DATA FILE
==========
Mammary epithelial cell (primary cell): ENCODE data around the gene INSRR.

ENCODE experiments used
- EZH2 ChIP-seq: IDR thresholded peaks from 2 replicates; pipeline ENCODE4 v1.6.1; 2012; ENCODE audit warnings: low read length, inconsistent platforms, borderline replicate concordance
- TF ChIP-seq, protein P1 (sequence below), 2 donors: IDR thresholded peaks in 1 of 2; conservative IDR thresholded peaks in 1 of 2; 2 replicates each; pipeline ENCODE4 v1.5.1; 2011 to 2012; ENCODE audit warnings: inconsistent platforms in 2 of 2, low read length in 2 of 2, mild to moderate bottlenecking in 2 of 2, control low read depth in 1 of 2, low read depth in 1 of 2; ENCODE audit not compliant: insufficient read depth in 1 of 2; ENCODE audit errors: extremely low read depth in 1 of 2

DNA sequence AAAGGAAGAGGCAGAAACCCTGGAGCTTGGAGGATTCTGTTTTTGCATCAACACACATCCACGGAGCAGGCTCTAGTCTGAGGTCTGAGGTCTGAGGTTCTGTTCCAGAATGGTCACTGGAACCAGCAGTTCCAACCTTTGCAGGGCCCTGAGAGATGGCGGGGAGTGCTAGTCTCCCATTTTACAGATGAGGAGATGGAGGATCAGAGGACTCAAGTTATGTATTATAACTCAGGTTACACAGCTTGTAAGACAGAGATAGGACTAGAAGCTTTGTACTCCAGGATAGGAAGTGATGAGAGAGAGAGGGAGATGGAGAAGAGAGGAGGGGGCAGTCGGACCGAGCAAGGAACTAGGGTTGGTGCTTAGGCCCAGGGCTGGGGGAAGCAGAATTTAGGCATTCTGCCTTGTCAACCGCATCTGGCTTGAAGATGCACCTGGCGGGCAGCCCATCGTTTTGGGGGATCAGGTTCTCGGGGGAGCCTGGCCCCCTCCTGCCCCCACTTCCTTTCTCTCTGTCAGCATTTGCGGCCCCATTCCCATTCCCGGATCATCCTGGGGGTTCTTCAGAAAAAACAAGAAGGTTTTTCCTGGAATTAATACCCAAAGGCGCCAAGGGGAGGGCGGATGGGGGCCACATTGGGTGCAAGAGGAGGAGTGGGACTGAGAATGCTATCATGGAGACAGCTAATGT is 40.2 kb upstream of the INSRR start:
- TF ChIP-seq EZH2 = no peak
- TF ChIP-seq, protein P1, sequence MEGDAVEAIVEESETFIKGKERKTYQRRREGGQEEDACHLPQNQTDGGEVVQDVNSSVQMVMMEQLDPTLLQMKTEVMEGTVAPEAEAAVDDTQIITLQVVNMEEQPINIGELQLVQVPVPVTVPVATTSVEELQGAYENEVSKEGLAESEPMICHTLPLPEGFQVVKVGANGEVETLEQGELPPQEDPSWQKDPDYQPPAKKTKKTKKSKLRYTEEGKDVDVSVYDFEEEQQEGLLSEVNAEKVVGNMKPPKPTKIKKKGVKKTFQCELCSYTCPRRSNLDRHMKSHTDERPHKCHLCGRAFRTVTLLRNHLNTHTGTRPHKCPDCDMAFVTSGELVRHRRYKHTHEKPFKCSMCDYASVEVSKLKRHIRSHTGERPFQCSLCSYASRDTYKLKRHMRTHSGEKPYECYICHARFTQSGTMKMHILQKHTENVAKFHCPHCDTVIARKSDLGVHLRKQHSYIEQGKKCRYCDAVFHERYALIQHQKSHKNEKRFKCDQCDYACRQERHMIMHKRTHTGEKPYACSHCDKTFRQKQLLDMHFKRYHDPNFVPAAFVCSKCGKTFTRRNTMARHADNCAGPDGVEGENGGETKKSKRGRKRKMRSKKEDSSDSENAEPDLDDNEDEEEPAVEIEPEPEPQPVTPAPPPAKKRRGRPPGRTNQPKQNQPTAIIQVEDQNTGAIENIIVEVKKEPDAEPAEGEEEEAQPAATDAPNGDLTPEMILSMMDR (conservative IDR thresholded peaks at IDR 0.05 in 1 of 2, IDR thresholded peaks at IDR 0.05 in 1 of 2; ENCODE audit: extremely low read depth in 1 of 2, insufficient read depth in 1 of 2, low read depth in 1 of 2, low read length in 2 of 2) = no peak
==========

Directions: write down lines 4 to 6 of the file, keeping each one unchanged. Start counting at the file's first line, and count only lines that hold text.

- TF ChIP-seq, protein P1 (sequence below), 2 donors: IDR thresholded peaks in 1 of 2; conservative IDR thresholded peaks in 1 of 2; 2 replicates each; pipeline ENCODE4 v1.5.1; 2011 to 2012; ENCODE audit warnings: inconsistent platforms in 2 of 2, low read length in 2 of 2, mild to moderate bottlenecking in 2 of 2, control low read depth in 1 of 2, low read depth in 1 of 2; ENCODE audit not compliant: insufficient read depth in 1 of 2; ENCODE audit errors: extremely low read depth in 1 of 2

DNA sequence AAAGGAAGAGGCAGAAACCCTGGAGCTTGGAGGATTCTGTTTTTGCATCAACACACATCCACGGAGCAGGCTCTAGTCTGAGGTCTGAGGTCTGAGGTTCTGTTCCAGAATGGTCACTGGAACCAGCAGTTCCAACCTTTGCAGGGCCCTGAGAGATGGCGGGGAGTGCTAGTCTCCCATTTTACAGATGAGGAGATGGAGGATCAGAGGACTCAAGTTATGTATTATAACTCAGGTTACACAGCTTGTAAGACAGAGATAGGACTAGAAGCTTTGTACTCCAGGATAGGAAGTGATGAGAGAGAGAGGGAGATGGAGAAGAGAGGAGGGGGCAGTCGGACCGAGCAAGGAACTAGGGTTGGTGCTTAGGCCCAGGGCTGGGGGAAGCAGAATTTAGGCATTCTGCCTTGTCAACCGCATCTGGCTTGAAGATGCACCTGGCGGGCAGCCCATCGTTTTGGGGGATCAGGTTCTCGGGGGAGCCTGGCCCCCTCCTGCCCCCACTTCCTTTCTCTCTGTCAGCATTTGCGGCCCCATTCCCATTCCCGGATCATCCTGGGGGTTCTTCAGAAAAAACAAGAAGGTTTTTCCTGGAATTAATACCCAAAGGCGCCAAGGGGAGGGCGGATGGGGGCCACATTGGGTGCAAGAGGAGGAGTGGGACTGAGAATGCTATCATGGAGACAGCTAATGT is 40.2 kb upstream of the INSRR start:
- TF ChIP-seq EZH2 = no peak